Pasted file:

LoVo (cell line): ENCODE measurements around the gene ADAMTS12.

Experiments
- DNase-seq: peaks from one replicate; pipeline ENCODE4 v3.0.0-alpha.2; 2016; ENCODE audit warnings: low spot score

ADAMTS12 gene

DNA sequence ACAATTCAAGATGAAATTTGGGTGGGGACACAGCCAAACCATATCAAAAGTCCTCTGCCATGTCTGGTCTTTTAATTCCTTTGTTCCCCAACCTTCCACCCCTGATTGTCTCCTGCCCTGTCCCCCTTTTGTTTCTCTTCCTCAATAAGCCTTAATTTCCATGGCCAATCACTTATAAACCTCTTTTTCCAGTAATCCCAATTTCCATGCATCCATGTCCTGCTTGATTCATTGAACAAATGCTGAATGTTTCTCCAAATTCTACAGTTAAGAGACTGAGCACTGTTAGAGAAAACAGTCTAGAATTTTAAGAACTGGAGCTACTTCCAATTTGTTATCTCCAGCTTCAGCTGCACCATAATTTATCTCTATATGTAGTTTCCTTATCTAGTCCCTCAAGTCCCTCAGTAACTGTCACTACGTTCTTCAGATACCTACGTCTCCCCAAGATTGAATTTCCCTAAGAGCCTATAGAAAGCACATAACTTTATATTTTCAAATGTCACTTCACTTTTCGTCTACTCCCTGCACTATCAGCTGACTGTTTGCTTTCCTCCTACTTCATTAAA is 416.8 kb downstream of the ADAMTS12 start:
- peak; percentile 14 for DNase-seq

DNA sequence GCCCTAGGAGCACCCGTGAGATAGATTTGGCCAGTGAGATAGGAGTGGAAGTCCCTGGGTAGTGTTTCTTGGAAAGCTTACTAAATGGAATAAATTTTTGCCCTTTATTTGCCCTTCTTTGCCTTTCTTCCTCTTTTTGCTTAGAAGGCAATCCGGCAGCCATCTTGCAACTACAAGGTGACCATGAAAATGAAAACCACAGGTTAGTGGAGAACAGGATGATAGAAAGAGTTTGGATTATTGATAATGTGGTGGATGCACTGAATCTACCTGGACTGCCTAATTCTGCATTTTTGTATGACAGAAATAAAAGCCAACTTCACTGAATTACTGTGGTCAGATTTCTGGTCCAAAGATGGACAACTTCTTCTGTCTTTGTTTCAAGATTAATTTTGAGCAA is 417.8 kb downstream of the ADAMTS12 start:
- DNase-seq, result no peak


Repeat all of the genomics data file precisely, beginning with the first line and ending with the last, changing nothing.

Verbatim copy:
LoVo (cell line): ENCODE measurements around the gene ADAMTS12.

Experiments
- DNase-seq: peaks from one replicate; pipeline ENCODE4 v3.0.0-alpha.2; 2016; ENCODE audit warnings: low spot score

ADAMTS12 gene

DNA sequence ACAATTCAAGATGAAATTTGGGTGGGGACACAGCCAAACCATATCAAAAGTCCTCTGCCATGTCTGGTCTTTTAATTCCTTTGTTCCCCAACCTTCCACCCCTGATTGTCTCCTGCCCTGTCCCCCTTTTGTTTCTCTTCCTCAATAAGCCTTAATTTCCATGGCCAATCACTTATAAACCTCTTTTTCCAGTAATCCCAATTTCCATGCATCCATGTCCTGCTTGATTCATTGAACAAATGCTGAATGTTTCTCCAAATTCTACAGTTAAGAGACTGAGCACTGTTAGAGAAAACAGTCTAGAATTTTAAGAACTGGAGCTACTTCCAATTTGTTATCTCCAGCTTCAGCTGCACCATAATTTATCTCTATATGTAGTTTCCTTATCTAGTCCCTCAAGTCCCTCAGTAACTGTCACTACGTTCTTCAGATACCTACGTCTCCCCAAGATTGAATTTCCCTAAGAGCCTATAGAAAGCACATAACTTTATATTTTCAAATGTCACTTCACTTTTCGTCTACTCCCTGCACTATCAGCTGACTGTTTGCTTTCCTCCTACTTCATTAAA is 416.8 kb downstream of the ADAMTS12 start:
- peak; percentile 14 for DNase-seq

DNA sequence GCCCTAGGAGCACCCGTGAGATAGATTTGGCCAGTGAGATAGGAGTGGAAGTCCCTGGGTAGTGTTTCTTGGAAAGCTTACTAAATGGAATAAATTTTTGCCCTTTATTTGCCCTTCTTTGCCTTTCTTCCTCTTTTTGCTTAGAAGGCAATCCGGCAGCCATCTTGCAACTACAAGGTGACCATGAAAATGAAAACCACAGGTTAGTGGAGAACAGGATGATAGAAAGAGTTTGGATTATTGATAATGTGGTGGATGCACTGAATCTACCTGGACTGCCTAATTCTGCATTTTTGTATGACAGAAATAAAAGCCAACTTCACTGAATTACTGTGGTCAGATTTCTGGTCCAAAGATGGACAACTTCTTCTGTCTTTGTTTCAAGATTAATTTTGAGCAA is 417.8 kb downstream of the ADAMTS12 start:
- DNase-seq, result no peak